I hate to quote Romanian philosopher Emil Cioran again, but he’s too topical (and funny!) to ignore here: “Failure, even repeated, always seems fresh; whereas success, multiplied, loses all interest, all attraction.”
To the extent that success aspires to some fixed ideal — becoming popular or wealthy, having a respected career, achieving truth or virtue or even just simple contentment — good successes all begin to look alike. Just think about the students at Ivy League universities with their immaculate academic records, stalwart extracurricular leadership experience, and identical spiritual epiphanies earned on mission trips to Central America or wherever. Maybe good life choices, but eh… Boring! It’s youth in motion, just on a fixed path towards a stop.
By contrast, a preference for failure opens consideration to everything else life might offer. All of those students have blemishes, no matter how well they hide them in their transcripts and applications. And that makes them so much more interesting. I wrote my own not-good-enough-for-Ivy application essay on my habit of oversleeping before school while half-listening to NPR weather reports on my radio-alarm clock. It didn’t impress any admission committees, but I’m glad to have failed on my own terms rather than conceding to the proper path. Failing sidewise, where will I go? I dunno! Neat. (and… ugh. scary.)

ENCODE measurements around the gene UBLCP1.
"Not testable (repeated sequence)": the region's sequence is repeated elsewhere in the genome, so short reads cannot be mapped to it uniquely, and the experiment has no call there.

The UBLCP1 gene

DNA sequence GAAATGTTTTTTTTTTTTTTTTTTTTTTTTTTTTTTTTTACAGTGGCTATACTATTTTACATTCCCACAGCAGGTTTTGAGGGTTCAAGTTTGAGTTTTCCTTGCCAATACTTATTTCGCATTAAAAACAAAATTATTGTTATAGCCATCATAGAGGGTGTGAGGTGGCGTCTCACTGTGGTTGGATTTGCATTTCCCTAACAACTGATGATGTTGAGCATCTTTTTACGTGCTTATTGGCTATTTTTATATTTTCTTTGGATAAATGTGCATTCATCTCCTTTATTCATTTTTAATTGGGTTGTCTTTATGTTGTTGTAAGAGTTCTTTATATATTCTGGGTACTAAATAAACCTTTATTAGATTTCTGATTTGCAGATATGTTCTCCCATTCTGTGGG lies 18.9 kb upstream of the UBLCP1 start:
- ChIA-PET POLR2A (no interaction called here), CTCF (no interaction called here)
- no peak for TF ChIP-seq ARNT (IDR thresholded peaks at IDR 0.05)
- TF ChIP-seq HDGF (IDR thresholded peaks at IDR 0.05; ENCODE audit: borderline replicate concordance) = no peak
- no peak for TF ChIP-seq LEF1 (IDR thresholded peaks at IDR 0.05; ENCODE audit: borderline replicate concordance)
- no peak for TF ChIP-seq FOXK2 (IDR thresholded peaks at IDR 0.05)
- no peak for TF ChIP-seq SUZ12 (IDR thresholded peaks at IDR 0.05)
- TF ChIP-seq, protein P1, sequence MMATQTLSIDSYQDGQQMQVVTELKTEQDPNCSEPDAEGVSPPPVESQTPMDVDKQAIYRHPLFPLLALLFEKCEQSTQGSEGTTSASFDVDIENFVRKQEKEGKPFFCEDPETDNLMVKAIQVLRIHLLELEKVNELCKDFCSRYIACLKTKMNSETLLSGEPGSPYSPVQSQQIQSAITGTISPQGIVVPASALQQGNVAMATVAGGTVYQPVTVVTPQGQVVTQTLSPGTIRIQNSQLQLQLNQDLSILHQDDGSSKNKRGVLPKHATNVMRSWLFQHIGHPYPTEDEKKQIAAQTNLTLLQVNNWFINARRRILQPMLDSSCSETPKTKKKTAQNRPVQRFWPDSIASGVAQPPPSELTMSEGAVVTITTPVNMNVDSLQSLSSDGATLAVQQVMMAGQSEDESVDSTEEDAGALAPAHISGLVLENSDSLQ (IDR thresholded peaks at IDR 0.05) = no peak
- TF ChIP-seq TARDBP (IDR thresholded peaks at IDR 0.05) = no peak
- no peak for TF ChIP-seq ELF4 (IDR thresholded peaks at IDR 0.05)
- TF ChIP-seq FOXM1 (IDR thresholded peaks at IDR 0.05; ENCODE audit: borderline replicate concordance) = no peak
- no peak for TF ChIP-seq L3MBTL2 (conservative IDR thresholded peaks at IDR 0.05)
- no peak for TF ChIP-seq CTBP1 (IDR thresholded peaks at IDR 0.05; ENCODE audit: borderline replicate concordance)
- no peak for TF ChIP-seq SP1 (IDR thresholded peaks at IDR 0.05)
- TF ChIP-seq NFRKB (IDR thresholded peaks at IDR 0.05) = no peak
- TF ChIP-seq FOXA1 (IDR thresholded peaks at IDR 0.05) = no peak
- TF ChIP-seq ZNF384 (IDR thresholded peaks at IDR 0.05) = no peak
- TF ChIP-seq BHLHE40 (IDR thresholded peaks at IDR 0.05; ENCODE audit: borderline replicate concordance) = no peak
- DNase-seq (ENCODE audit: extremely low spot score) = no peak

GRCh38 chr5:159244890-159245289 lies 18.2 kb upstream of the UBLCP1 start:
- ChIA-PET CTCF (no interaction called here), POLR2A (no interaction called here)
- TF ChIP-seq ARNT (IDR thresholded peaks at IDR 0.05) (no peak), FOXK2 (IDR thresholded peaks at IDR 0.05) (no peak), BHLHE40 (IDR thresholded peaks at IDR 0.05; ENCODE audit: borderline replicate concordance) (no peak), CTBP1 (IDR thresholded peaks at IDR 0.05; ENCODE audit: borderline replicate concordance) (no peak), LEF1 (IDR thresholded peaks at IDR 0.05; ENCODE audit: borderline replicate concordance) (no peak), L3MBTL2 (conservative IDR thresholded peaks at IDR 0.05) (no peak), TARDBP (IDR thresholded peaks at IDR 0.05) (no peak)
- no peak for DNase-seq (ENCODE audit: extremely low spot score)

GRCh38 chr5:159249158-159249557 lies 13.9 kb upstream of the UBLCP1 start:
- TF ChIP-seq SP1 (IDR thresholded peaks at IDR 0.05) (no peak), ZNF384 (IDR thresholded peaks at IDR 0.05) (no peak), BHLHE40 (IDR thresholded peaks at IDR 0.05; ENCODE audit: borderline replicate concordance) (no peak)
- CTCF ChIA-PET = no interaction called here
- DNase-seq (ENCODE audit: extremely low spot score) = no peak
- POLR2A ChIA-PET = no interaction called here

With those thoughts in mind then, I want to focus on what I consider Yorimoi’s greatest failure: the conclusion to Yuzuki Shiraishi’s character arc. Yuzuki enters Yorimoi’s narrative as a lonely, discontent child actress trying to resist her mother’s unwelcome management of her inauthentic career …but then ends the story a passive actor, again acceding to social pressure to take a role in a drama that she doesn’t seem to want to do. Though Yuzuki finds friendship on the journey to Antarctica, in the coming-of-age story, I don’t know if she asserts her youth in the same triumphant way as Kimari, Hinata, and Shirase. Unlike the other girls, who move so fast that it becomes difficult to keep up, Yuzuki… doesn’t. Instead, by the end of the series she’s still charted on that same path towards her mother’s idea of success, into an acting career Yuzuki herself doesn’t seem to enjoy.